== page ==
SHSU music faculty members Kristen Hightower and Mary Kay Lake will be featured singing soprano solos and Andrew Wilson will perform a violin solo at the event, conducted by faculty members Allen Hightower, director of choral and vocal studies, and Carol Smith, director of orchestral studies.

In addition, music graduate assistant Veronica Wilson will conduct the opening piece for the concert, which will include such songs as “Oh Holy Night,” “Sleigh Ride” “Silent Night,” “Winter Wonderland,” and “Oh Come, Oh Come Emmanuel.”

Tickets for the concert are free for SHSU students, faculty and staff with an ID, as well as children 11 and under, are $8 for adults and $5 for senior citizens.

On Tuesday (Dec. 7), area coordinator of wind and percussion Matthew McInturf, accompanied by graduate assistant Wes Robertson, will conduct a wind ensemble concert.

The performance, which will include such songs as “George Washington Bridge” and “Ballad for Band,” will be held at 7:30 p.m. at Mance Park Junior High auditorium.

For more information on either event, call the School of Music at 936.294.1360.


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Rec Sports To Relieve Finals Stress With Activities, Food

To help ease some of the stress from final exams, the Department of Recreational Sports will host a “Finals Relief” at the Health and Kinesiology Center on Monday (Dec. 13).

The event will be held from 8 p.m. until 1 a.m.

Rec Sports will provide food and drinks, 10-minute massages, games and prizes, hourly aerobic breaks, and a lot of study space.

For more information, call Tina DeAses at 936.294.1985.


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SGA Textbook Exchange Web Site Debuts

The SHSU Student Government Association has officially launched its book exchange Web site, which will allow students to save money by buying and selling their used textbooks from their fellow Bearkats.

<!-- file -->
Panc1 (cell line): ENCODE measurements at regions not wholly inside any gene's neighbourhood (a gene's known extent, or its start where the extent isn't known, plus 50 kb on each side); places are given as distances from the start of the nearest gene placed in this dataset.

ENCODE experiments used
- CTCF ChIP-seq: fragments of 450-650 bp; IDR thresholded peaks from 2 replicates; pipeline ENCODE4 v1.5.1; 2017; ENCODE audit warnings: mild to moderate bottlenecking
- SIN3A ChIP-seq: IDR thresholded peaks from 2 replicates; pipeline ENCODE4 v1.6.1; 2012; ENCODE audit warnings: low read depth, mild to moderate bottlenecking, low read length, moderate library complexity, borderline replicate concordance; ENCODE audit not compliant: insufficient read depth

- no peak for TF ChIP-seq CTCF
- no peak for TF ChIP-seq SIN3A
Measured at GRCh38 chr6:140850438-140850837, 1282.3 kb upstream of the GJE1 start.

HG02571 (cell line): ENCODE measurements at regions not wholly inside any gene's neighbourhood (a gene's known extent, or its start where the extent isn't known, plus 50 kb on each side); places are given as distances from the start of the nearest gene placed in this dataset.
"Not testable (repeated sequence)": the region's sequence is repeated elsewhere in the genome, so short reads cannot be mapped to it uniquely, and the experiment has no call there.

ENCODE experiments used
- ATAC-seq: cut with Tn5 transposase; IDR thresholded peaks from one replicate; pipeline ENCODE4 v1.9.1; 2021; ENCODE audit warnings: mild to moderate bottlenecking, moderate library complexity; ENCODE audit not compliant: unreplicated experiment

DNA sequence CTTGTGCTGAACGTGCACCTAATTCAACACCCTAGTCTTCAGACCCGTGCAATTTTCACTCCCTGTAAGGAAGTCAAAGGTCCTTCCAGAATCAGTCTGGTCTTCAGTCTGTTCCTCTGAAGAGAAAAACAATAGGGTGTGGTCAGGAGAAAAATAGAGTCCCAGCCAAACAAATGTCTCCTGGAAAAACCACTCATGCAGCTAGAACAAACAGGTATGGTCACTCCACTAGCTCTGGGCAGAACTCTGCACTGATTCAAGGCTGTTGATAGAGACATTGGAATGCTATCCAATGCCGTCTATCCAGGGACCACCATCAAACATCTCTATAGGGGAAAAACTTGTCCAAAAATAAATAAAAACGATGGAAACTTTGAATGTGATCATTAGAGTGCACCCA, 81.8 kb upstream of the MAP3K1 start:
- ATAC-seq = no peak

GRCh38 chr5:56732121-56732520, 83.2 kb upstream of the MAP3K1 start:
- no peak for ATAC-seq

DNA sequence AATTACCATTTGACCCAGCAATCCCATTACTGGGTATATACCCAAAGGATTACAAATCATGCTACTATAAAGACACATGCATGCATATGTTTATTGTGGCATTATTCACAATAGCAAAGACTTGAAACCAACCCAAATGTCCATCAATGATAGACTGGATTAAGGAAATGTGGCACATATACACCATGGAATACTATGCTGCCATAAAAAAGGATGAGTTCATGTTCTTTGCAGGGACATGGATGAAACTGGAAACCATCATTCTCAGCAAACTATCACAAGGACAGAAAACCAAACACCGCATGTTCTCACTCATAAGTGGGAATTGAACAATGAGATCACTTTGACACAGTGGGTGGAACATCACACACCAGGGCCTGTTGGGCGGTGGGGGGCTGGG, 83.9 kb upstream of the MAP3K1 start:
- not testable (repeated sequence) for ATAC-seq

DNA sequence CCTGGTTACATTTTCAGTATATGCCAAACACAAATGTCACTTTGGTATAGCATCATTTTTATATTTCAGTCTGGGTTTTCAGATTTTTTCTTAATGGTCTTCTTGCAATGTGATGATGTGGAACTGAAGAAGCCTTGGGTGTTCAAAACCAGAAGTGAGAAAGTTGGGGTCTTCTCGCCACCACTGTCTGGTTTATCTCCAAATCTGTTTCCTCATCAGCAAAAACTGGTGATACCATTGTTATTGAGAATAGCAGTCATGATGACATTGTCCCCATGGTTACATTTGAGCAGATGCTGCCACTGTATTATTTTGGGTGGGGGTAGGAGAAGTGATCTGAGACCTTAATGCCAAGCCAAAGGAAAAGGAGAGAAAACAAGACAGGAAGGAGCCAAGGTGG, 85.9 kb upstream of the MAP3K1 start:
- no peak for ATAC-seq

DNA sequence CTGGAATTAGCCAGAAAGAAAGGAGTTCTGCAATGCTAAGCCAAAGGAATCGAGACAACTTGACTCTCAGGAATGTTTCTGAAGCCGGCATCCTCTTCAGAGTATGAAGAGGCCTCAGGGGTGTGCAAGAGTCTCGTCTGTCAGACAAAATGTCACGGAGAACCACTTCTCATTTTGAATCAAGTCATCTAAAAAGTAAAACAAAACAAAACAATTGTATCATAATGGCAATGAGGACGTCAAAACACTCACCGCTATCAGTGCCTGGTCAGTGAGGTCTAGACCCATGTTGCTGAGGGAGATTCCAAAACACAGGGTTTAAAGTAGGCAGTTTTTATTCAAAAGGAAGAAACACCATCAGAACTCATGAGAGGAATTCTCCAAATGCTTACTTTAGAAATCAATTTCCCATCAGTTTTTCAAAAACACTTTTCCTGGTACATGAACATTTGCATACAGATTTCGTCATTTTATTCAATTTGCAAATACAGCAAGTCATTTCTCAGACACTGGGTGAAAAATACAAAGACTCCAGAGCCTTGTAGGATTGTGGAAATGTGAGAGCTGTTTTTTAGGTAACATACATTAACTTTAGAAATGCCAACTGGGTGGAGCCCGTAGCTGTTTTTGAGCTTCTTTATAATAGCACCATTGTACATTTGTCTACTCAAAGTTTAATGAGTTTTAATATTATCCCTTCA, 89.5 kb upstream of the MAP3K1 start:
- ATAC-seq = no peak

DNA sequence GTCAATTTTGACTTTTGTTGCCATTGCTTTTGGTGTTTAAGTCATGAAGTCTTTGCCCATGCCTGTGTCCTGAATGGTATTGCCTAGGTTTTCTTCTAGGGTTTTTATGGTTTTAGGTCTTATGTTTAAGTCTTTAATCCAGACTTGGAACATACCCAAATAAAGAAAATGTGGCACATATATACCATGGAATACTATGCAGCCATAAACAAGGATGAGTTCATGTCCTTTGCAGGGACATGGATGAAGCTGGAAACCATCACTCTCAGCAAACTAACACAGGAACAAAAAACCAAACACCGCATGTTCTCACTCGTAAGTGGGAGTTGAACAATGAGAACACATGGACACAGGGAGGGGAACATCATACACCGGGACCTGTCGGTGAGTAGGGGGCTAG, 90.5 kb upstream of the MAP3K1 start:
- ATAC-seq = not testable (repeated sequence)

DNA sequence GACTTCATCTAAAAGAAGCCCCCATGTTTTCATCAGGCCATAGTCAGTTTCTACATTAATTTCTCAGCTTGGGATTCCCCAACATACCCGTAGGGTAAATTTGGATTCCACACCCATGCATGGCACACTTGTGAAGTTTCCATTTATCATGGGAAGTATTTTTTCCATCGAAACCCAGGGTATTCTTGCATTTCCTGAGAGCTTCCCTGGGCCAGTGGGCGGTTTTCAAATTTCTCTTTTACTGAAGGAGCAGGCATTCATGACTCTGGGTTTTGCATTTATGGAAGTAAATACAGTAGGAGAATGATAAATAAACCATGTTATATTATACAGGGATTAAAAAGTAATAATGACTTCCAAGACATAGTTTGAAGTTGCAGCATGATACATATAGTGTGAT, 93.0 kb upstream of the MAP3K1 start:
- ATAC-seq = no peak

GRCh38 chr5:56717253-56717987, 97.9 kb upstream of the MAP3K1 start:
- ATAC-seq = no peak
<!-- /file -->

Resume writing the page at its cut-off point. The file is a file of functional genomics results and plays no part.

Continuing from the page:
Through the Web site,, students can list their used textbooks online, as well as search for needed books.

When a needed book is found, contact information for the person who listed the book will be provided, and a sale is done between students.

The site is offered free of charge and open for all students to use. For more information, call the SGA office at 936.294.1938.


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MISS To End Mentor Program With Banquet

The Office of Multicultural and International Student Services will celebrate a successful semester of the SAMentors program with a “Whimsical Winter Gala” appreciation banquet on Tuesday (Dec. 7), from 7-9 p.m. in the Lowman Student Center Ballroom.

“ We went from 100 to 200 (participants) this semester,” said MISS program coordinator Jennifer T. Roberts. “The program is becoming very successful because the mentors are really enjoying giving back to their protégés all of the study skills and skills of living at Sam Houston as a successful students and as a leader.

“ One thing I’m seeing is that we’re even having ‘families’ throughout the SAMentors program because this semester someone would get a protégé and that protégé would get a protégé the following the semester,” she said. “So we’re stemming into families, and leaders are stemming from every single aspect of the program.”

The banquet will mark the conclusion of the program for the year and will include a graduation ceremony for the 2004 cohort of freshmen protégés.

“ They’re really excited about that because I think the completion of the first semester is really essential and the retention for the program has been really high as well,” Roberts said.